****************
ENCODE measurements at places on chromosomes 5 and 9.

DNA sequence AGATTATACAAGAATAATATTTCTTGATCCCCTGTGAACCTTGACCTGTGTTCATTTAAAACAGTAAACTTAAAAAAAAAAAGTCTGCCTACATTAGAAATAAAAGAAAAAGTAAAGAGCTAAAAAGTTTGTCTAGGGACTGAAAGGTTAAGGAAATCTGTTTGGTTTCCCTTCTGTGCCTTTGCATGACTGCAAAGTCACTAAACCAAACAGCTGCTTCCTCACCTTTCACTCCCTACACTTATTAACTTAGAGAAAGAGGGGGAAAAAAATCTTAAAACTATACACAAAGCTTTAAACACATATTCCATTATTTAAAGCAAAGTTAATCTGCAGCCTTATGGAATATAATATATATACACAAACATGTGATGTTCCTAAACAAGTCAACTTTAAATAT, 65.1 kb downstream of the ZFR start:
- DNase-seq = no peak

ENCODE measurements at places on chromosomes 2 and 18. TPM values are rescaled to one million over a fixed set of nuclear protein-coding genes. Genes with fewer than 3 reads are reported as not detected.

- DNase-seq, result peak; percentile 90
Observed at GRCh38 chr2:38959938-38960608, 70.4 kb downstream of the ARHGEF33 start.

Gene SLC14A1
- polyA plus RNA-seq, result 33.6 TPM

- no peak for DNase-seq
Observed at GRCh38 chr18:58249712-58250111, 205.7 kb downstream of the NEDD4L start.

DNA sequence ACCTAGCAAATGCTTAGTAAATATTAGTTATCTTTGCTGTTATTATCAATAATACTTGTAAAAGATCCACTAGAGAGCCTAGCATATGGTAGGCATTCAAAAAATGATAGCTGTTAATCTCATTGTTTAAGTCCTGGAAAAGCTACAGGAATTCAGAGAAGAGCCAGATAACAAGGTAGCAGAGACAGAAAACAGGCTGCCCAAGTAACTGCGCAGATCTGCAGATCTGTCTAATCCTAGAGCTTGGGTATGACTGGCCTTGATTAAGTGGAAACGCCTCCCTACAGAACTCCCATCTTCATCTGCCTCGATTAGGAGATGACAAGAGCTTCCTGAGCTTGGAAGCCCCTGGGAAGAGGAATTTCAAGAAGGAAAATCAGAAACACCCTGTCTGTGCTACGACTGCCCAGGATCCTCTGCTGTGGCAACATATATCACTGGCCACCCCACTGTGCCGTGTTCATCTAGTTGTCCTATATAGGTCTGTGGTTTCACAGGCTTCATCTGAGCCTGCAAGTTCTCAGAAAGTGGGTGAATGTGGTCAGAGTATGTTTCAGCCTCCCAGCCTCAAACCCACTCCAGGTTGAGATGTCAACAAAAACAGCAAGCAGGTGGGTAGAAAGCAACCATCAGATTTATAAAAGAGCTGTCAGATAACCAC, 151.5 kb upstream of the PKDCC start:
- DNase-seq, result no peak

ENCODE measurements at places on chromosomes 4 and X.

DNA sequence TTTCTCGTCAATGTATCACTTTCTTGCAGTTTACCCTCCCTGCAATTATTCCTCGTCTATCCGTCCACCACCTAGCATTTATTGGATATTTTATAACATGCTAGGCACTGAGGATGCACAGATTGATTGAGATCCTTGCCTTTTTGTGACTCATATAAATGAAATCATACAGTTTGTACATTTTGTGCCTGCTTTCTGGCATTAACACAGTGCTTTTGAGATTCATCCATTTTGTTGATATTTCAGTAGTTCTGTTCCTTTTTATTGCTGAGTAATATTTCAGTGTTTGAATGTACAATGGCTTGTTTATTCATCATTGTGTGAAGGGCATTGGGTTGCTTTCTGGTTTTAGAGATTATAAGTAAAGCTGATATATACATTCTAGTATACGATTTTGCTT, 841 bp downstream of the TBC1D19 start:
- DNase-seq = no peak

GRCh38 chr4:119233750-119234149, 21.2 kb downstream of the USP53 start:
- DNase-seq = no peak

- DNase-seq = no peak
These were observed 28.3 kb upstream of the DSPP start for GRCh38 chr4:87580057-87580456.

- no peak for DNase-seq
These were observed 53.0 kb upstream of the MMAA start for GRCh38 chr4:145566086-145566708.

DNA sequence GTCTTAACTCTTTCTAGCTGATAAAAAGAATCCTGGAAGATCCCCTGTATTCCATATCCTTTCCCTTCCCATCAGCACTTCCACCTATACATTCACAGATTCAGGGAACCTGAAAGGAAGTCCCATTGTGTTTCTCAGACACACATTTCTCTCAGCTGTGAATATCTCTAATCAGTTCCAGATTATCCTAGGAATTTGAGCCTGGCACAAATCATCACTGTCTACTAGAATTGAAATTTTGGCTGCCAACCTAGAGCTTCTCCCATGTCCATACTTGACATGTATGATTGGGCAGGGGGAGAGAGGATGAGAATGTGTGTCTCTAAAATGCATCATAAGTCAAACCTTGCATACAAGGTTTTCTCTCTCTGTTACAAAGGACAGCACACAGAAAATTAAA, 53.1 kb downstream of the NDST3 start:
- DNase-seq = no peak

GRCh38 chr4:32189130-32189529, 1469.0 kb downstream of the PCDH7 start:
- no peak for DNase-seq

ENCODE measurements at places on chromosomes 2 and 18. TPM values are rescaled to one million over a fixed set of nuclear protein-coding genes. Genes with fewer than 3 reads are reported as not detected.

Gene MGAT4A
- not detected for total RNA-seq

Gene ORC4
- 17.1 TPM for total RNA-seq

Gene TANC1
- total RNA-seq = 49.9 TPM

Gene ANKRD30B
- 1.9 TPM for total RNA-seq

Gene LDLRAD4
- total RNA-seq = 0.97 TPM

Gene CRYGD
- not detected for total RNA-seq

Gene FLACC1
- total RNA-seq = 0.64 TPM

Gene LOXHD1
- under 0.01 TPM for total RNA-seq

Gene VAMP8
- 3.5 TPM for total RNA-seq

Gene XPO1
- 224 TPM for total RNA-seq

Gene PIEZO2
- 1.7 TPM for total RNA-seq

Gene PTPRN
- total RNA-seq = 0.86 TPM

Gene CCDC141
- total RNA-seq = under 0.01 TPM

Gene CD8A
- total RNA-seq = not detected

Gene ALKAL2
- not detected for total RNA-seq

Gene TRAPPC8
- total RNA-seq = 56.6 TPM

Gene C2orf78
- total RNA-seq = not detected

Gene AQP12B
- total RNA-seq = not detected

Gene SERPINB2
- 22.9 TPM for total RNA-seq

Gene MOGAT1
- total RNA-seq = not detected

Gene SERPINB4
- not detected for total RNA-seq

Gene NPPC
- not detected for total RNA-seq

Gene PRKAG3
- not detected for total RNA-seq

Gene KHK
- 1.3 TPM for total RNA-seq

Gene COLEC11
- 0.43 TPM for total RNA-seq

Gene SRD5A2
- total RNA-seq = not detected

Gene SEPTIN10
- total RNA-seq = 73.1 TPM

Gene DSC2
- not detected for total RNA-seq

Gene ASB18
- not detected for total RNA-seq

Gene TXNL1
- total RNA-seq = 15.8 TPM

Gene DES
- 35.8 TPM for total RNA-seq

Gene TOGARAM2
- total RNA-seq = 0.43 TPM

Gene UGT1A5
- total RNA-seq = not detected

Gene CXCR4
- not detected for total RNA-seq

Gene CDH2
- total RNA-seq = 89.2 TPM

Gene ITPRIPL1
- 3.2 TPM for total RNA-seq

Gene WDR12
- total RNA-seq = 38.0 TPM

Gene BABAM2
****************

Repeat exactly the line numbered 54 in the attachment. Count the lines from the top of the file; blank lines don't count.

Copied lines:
- total RNA-seq = not detected